How (and When and Why) to Set Up a Child Theme in WordPress

If you aren’t quite up to creating your own WordPress theme from scratch, but you know some CSS, you can still customize a WordPress theme. The secret is using a child theme.


Besides knowing a bit of CSS to customize your theme, you also need to know how to create a folder and add a file to it on your server. You can do this with FTP, or you can sign in to your server and use the control panel to do it.

Pick a Theme

What kind of theme do you want? You might be looking for a responsive design that will work on any device, you might want a certain number of columns or a certain layout. It’s often easy to find something that’s almost what you want. Maybe you don’t like the colors or want different fonts, but it comes close to what you want. That kind of theme is a perfect candidate to customize with a child theme.

Get your almost-perfect theme installed in WordPress and make it the active theme. Now you’re ready to start working on the child theme.

Create up the Child Theme Folder

For the examples, I’m going to assume you picked the WordPress theme twentyeleven. Everything I say about twentyeleven should be changed to reflect the name of the theme you actually use instead.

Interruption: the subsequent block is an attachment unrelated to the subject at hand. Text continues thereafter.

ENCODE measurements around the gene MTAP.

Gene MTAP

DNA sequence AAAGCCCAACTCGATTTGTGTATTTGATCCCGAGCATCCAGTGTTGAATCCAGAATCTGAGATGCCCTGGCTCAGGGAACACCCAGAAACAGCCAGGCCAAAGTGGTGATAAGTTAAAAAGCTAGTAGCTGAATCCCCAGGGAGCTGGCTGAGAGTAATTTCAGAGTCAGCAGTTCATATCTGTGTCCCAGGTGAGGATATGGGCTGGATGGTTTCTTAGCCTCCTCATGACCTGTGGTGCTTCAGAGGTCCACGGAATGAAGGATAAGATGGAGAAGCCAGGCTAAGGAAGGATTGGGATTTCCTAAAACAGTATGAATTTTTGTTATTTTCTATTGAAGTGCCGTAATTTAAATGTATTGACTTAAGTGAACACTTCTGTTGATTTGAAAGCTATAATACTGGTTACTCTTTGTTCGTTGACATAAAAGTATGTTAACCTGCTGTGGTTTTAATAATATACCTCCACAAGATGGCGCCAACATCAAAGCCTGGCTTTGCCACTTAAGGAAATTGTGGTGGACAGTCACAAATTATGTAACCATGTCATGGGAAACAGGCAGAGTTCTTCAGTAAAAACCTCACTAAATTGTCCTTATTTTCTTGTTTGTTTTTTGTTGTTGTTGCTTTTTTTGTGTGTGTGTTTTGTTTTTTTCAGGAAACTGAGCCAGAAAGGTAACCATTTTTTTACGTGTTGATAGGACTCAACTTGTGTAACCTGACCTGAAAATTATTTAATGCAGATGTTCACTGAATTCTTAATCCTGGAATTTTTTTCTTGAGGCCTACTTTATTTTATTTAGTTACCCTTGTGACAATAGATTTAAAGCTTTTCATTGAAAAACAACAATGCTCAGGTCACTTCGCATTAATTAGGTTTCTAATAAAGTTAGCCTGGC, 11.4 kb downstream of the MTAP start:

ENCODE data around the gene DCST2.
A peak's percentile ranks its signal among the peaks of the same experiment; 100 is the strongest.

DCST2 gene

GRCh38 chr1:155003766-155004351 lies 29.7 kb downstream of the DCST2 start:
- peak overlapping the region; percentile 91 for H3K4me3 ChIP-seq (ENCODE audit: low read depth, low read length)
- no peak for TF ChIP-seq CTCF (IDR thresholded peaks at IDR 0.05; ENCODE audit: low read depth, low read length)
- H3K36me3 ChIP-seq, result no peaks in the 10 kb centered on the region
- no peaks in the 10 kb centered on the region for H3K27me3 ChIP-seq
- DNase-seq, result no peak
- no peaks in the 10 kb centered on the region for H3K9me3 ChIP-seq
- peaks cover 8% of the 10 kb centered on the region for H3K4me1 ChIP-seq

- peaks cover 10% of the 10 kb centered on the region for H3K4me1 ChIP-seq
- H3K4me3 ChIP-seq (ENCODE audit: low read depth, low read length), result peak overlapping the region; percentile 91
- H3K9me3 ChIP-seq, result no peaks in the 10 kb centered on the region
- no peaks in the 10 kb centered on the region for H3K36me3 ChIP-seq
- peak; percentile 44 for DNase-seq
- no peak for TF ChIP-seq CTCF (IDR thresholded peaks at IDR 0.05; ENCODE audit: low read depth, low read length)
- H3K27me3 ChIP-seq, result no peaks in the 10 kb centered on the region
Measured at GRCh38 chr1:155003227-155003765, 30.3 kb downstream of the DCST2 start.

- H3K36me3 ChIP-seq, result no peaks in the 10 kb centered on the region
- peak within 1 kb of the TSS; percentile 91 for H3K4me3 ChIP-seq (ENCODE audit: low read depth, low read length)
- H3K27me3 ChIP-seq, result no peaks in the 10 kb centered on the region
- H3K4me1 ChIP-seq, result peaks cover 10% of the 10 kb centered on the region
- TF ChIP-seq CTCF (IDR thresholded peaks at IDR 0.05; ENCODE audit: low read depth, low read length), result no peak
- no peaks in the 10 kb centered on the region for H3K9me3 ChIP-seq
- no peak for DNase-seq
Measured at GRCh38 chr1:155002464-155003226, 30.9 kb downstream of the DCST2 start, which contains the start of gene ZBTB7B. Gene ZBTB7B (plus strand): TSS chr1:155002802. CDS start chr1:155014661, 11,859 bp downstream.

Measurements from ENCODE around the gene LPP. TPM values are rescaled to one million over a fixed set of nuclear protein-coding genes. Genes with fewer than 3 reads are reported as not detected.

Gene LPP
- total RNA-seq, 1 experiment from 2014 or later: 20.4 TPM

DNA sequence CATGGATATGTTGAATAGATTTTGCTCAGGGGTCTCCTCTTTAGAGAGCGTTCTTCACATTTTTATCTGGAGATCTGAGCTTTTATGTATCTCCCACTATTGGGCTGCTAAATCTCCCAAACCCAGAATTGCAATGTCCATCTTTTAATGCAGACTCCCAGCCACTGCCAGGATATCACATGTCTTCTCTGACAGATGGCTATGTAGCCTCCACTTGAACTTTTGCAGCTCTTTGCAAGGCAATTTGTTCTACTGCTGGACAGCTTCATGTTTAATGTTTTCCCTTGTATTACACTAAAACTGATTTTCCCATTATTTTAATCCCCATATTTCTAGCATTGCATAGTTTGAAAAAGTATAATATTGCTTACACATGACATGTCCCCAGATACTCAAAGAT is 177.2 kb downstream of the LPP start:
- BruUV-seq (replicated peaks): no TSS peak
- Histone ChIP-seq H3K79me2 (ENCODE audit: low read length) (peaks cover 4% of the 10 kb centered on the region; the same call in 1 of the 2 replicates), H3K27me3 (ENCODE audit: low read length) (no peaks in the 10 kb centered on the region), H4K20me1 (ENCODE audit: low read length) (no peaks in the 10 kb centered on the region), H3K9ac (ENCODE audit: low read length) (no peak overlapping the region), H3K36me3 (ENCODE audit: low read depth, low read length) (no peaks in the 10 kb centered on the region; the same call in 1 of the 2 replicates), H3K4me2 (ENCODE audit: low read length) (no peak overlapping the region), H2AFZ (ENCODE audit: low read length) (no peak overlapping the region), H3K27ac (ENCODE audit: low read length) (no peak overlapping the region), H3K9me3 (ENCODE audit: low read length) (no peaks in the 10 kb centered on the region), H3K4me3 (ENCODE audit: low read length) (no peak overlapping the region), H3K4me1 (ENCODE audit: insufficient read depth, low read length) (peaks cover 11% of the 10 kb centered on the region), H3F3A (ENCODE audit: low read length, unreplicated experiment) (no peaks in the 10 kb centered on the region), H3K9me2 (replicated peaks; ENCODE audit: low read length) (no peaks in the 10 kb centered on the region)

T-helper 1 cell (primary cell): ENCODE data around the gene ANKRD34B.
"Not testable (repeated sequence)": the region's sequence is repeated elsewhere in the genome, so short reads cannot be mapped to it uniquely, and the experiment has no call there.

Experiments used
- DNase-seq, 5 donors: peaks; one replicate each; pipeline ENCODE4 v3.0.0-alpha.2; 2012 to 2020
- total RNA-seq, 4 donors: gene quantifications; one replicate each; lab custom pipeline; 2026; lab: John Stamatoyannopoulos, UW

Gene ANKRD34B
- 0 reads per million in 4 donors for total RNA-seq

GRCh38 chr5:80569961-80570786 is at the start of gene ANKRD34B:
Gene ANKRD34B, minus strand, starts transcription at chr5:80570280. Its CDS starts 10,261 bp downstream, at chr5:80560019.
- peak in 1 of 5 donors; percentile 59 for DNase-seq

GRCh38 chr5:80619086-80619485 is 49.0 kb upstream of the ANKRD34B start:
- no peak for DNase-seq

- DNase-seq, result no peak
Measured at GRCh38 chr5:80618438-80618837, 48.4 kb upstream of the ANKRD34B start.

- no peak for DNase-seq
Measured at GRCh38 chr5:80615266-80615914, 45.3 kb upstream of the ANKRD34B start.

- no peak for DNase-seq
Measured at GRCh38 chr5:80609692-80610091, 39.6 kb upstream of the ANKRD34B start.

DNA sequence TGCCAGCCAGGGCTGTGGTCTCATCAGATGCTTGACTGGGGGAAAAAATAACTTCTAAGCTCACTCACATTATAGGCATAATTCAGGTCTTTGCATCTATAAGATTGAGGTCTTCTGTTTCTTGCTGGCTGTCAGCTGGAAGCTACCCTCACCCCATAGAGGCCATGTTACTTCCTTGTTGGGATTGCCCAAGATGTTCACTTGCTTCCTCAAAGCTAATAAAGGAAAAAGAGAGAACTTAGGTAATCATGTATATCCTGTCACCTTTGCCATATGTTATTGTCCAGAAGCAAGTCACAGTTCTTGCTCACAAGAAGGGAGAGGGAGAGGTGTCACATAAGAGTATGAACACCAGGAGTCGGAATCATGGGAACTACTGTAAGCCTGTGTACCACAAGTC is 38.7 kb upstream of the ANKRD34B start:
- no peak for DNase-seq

In your themes directory, create a new folder. If the theme you’re using is twentyeleven, the folder for the child theme would be twentyeleven-child. That’s the theme name, a hyphen, and the word child. Here’s an example of how it might look.

a child theme folder in the directory structure

Add the new Style Rules

The only file that has to be placed in the new child theme folder is a style.css file. Any changes you make to the CSS for the theme will be saved in the style.css file in the child theme folder and will overrule the CSS in the parent theme once you’ve set it all up.

The style.css document you put in the child theme folder must start with specific information. Of course, you change it to match your particular names.

 Theme Name:   Twenty Eleven Child
 Description:  Twenty Eleven Child Theme
 Author:       Jane Doe
 Author URI:
 Template:     twentyeleven

@import url("../twentyeleven/style.css");

/* =Theme customization starts here------------ */